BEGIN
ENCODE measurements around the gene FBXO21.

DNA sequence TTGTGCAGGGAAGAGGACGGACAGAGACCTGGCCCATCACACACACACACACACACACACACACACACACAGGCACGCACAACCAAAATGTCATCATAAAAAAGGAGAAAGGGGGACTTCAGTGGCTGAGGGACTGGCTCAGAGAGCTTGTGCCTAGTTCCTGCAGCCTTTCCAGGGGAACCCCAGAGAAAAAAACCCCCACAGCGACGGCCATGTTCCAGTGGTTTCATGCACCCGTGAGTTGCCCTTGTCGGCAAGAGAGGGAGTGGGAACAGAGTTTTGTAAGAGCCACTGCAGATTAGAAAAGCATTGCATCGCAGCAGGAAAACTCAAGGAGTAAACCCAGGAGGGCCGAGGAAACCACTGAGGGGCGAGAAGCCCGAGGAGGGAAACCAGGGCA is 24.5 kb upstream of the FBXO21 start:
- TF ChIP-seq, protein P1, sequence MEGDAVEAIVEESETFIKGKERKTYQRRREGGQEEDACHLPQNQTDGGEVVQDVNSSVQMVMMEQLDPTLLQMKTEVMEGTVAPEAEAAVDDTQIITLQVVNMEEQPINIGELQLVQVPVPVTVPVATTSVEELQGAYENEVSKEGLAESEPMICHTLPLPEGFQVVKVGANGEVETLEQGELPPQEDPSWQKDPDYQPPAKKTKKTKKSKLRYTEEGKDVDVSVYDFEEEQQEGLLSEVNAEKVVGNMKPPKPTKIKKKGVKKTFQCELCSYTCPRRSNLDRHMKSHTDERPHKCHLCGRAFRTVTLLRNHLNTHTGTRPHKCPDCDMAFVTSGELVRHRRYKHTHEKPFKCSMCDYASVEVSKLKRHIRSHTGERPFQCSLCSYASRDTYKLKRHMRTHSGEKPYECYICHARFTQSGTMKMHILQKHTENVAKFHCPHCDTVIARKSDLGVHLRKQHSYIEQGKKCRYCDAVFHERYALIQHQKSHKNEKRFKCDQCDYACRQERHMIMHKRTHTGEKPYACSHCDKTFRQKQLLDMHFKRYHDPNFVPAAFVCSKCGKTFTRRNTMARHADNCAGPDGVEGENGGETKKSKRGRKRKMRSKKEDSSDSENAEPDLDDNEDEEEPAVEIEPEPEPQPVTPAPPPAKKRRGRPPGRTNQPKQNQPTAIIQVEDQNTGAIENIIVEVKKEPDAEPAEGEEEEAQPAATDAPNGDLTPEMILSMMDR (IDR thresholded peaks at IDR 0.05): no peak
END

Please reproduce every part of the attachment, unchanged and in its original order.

ENCODE measurements around the gene FBXO21.

DNA sequence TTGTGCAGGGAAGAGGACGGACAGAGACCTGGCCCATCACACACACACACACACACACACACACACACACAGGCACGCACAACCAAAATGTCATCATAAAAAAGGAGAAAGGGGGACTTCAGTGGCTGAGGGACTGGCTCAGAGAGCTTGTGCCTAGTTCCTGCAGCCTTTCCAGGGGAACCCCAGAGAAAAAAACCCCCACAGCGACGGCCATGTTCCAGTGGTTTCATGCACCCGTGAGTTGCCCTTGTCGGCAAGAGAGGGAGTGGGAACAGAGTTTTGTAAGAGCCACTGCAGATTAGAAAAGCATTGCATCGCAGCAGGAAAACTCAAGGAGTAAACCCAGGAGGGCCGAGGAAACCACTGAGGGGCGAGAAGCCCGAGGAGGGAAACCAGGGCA is 24.5 kb upstream of the FBXO21 start:
- TF ChIP-seq, protein P1, sequence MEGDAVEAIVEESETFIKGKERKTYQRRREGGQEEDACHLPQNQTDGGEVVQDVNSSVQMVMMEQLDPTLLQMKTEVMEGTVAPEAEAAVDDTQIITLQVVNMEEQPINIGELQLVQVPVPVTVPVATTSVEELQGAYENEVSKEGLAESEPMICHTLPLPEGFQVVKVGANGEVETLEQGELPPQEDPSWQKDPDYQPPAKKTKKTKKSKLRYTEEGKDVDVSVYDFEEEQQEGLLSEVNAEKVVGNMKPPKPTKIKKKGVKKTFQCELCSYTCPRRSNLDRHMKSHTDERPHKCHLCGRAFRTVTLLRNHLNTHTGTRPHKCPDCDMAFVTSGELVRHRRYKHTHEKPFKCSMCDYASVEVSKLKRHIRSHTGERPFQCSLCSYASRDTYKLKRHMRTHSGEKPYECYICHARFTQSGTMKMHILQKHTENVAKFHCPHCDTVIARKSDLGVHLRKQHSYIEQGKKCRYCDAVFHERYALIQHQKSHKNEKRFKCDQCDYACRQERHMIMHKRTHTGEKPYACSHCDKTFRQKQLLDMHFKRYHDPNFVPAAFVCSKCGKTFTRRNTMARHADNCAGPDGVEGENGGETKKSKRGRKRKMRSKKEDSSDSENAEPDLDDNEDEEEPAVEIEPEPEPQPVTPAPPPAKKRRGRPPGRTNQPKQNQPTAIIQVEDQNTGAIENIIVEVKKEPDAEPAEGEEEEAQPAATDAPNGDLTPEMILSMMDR (IDR thresholded peaks at IDR 0.05): no peak